At the first model's unveiling, Apple's Phil Schiller said it was the company's goal to help customers "find even more uses for iPad, to use it in places and ways they never imagined.
"This is iPad mini," Schiller said. "What can you do with an iPad mini that can't already do with the amazing fourth-generation iPad? You can hold it in one hand. This isn't just a shrunken-down iPad —it's an entirely new design."
This quote referred to the difference between the smaller tablet's narrow side bezels compared to the wider bezels on the 9.7-inch iPads of the day. The larger model eventually borrowed the miniature tablet's slimmer design the following year, when Apple debuted the iPad Air.
iPad mini Review
AppleInsider's review of the latest model gave the tablet 4.5 out of 5 stars. It touted the mini tablet's gaming prowess and its ideal fit for children and in retail and medical environments.
On design and display:
"We wouldn't hold it against you if just by looking at the new iPad you were unable to distinguish it from its predecessor. Both the fourth-generation and fifth-generation models have starkly similar appearances. Both feature a Home button with Touch ID used for authentication. Both have rather large bezels surrounding the frame that look more substantial in 2019 than they did when the fourth-gen debuted.
"The display retains the same high resolution as before, 2,048 x 1,536 resolution at 326 pixels per inch, but it now supports the P3 wide color gamut and integrates True Tone technology. True Tone helps they display appear more natural in a variety of lighting situations and the wide color gamut helps colors pop more than ever. Side-by-side with an OLED iPhone display, the blacks on the mini aren't quite as deep, but few would scoff at such a minor discrepancy and this is expected with the iPad line. For what it's worth, this would fall under the category of nitpicking."
"The biggest changes Apple has put forth for the new tablet, are inside. There is now the extremely capable Apple-designed A12 Bionic processor powering this device. This is the same chip used on the latest iPhones. It isn't quite as powerful as the A12X Bionic processor found on the iPad Pros, but it is more than enough for this tablet.
"You are likely to be limited first by the screen size rather than the processor. In our mandate to push the processor, we wanted to see how smooth it was to edit a film in LumaFusion but found ourselves more hung up on the limited display real estate than any speed deficits. The processor wasn't our bottleneck, the small size was.
"If you truly wanted to edit more often or longer films, you would probably be more comfortable with the iPad Pro line. That said, if you ware looking to edit a few videos, casually, you will be able to do so without a hiccup.
"The small tablet is almost too powerful. It packs so much performance into the small body that few people will likely take advantage of. Running apps side-by-side is possible though almost silly at the size they are. The real potential of the mini is with games."
"... we can see Apple Arcade as an excellent path for the mini tablet. We played Fortnite, Alto's Adventure, and much more on our mini and loved the mix of screen size and power.
"Our normal alternatives for mobile gaming would be our iPhone — which packs a smaller display, our Nintendo Switch — which has poor controllers and a subpar display, or our larger 12.9-inch iPad Pro — a far less portable option."
"Kids who aren't yet old enough for an iPhone can still have their own, cheaper, dedicated iOS device. Hospitals and medical institutions have a great portable tablet to take room to room. Anyone who loves to read on their tablet will enjoy the mini, which is so lightweight you experience little-to-no fatigue after long reading sessions.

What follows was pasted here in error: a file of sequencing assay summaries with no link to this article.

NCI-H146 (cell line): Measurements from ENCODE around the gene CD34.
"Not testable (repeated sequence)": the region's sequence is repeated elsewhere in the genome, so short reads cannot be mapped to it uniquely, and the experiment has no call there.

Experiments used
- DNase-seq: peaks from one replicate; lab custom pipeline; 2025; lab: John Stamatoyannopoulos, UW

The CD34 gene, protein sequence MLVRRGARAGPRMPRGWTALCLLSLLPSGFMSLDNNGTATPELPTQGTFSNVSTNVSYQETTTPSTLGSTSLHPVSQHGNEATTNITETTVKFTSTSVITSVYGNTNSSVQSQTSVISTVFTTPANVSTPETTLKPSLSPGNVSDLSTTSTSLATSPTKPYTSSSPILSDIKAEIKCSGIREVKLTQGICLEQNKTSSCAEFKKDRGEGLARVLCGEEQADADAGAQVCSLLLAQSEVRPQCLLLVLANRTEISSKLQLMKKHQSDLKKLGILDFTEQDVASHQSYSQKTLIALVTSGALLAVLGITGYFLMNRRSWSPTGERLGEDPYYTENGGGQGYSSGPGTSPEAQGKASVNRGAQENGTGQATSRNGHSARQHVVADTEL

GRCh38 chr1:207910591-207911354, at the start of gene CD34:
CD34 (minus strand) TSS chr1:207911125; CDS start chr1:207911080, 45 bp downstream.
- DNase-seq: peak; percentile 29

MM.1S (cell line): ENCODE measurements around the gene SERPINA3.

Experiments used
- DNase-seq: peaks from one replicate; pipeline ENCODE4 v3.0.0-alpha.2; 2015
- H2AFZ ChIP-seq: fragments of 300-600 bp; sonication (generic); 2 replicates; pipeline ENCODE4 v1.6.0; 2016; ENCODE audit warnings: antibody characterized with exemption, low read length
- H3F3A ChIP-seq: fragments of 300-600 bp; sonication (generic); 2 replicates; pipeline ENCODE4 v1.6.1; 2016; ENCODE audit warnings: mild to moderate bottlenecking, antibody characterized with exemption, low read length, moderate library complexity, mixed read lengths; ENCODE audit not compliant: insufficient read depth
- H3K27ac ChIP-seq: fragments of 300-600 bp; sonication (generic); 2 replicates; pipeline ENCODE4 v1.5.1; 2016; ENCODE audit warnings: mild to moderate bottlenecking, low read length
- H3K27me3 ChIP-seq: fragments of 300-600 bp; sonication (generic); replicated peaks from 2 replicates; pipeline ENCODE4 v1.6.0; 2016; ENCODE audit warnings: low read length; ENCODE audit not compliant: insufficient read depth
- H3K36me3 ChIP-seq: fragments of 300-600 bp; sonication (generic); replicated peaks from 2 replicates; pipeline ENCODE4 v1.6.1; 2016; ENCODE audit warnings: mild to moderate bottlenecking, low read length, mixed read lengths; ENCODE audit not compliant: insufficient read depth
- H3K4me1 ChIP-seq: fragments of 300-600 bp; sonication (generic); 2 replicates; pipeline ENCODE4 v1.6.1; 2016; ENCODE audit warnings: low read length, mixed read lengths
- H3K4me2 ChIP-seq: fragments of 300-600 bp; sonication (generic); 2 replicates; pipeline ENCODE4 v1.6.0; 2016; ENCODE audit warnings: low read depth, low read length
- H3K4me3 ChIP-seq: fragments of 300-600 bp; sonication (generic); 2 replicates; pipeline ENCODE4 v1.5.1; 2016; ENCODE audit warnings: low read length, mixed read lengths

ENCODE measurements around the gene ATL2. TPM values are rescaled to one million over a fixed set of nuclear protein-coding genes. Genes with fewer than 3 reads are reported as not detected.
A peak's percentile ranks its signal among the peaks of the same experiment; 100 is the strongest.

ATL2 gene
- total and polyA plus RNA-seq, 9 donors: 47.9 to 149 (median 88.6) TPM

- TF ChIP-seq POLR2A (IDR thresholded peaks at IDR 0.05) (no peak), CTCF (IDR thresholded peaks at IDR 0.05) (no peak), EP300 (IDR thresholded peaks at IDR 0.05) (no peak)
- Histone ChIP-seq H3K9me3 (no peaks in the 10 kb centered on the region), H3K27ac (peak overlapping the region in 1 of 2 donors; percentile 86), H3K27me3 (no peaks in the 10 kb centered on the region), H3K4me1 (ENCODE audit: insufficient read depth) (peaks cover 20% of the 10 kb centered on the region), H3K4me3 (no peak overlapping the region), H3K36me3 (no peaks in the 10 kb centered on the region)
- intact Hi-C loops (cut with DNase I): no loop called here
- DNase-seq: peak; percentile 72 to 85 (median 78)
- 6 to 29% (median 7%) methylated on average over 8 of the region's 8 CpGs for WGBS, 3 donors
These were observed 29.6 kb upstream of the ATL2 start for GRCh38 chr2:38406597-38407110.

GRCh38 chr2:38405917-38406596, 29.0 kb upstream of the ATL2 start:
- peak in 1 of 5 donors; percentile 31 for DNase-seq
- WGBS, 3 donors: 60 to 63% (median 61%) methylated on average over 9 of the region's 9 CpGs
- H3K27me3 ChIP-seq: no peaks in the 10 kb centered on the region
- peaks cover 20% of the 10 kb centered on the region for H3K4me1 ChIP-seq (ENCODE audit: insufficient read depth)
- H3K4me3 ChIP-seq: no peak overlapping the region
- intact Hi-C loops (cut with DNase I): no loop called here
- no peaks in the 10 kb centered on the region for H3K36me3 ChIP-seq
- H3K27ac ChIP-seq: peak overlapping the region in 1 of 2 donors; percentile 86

"Retail is also a home to the device, though more often for smaller businesses. During the JAMF National User Conference last year, AppleInsider spoke to high-end outlets like Rituals that was turning to iPhone over iPad mini for handheld POS systems. Using an iPhone meant they could rely on cellular service rather than shoddy Wi-Fi coverage.
"That still leaves smaller retail organizations who don't want the expenditure of iPhones turning to the smaller tablet instead. Apple's own retail is often seen using the small iPad.
"Apple also takes the target audience into consideration here. Any business organization or even a child who ends up with the iPad, is likely not going to worry about things like wireless headphones when necessary and prefer the physical headphone jack that lived on another year in the mini.
"With larger iPhones such as the XS Max, the market for a smaller tablet has shrunk since we saw the fourth generation, but it is clear there is still a market for the small tablet. It's apparently large enough for Apple to refresh its smallest tablet, but not big enough to have done so for the last few years."
"iPad mini 5 supports Apple Pencil, but like the new iPad Air, it only supports the first generation model and must be charged using the Lightning port. Speaking of Lightning, we also see the Lightning port stick around on the mini rather than USB-C. Even in the box, Apple includes a slower charger brick and no Fast Charger.
"Other compromises include the fact the bezels are still large, there is no Face ID, and there are no huge improvements to the camera.
"Most people are going to be perfectly fine passing on all these features. Apple focused on the mini where it mattered — performance — and that's exactly what we got."
iPad mini Pricing
You can purchase the current model in three colors; space gray, silver, and gold. It is configurable to have 64GB or 256GB of storage, and there is also a cellular option. The iPad mini is priced at $399 or $549, respectively. Add $130 to the total if you want to add cellular to either option.